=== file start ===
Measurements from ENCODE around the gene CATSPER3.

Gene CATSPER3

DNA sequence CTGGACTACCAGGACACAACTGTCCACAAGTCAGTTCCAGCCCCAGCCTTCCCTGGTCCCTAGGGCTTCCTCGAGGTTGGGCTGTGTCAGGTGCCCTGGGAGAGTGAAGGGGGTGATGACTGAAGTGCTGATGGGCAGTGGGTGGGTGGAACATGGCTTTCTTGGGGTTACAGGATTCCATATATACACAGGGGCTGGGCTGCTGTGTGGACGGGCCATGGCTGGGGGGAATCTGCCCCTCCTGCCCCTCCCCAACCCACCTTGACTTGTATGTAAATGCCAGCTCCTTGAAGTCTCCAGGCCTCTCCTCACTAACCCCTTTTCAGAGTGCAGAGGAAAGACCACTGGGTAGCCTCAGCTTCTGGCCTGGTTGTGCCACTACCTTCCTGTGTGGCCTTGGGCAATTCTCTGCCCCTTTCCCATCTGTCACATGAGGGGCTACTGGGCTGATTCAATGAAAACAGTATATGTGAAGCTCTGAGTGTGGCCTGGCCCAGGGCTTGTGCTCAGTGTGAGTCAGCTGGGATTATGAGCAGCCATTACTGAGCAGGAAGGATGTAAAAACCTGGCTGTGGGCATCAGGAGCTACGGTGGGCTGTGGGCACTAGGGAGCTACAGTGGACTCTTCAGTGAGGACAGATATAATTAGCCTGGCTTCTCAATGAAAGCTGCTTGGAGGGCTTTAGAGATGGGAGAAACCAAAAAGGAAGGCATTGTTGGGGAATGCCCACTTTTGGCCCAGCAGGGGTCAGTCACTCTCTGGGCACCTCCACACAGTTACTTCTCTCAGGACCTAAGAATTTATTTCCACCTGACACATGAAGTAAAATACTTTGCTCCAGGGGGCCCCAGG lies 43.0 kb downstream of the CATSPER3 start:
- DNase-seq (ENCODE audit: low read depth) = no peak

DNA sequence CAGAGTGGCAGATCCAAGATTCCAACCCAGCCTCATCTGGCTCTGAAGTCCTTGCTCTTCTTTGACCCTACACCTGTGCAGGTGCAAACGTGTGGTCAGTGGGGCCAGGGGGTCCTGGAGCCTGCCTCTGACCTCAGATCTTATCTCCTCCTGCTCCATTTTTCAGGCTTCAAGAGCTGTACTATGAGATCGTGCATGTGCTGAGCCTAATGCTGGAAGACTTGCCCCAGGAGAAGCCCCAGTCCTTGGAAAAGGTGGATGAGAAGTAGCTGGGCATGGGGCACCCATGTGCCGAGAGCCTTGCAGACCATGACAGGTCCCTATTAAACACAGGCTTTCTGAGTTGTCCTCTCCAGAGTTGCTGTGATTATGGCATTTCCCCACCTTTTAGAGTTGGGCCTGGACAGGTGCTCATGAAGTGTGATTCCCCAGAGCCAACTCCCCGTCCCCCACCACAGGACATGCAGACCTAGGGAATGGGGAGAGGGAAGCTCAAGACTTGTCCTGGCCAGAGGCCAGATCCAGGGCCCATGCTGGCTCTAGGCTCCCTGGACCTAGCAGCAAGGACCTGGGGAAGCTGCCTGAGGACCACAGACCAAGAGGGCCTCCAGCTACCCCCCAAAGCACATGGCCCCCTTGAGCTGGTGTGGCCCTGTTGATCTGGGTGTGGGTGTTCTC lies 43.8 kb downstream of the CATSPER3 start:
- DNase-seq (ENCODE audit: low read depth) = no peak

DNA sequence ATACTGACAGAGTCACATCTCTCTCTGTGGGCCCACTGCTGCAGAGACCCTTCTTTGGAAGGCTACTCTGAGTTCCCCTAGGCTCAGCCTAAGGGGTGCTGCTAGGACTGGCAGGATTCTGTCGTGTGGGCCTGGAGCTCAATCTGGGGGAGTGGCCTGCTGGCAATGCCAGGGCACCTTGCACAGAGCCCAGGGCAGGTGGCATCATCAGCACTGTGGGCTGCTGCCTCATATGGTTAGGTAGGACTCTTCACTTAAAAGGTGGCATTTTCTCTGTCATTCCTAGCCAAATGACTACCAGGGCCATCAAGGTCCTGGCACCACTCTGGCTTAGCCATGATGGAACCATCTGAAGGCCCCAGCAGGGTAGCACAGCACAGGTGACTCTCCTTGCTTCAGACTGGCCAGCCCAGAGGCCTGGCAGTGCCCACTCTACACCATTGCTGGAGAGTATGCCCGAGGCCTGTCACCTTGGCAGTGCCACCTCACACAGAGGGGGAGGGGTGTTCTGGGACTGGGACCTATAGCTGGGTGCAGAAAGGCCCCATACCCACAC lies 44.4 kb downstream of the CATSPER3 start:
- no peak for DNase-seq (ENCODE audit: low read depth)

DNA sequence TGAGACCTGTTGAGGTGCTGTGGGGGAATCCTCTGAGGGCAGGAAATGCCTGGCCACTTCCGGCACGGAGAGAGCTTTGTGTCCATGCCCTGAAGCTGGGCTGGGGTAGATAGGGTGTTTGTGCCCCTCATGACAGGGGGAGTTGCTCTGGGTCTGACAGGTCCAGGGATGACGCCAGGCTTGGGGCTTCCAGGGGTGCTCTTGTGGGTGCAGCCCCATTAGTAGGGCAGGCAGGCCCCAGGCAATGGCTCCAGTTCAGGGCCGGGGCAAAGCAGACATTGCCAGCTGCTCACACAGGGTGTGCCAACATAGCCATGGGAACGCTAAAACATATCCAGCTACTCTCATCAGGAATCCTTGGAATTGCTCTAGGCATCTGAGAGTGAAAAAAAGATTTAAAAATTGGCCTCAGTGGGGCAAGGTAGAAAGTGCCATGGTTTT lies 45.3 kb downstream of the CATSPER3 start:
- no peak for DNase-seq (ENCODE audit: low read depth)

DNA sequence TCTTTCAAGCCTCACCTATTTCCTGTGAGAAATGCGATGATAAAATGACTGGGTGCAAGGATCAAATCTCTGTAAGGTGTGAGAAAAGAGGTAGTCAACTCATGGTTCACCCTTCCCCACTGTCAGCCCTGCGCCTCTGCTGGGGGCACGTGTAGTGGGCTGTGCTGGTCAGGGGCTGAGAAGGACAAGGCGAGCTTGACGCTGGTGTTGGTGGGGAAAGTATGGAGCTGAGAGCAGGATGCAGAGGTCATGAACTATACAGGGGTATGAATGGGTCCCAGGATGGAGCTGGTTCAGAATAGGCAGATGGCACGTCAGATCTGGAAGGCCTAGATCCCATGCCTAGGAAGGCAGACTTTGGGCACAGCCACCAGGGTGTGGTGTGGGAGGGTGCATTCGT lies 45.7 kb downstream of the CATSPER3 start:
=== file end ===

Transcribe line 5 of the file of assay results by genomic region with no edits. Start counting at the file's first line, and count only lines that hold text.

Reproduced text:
DNA sequence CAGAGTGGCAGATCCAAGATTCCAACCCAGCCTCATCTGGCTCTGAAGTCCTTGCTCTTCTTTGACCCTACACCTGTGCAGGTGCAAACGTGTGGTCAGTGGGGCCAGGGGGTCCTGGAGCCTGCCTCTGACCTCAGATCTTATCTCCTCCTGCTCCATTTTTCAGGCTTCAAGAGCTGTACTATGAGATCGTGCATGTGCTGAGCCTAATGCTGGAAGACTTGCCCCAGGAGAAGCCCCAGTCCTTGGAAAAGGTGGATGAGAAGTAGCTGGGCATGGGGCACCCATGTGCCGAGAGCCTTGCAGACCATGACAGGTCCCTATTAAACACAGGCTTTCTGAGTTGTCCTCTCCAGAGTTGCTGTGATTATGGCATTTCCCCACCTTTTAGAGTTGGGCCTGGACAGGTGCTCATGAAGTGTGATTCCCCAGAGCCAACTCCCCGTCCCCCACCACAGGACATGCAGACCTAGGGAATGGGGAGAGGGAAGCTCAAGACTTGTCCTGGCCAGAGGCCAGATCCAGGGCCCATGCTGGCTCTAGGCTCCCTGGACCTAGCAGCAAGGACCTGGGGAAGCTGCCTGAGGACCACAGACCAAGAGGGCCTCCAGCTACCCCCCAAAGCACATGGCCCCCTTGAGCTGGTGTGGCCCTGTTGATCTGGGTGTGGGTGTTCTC lies 43.8 kb downstream of the CATSPER3 start: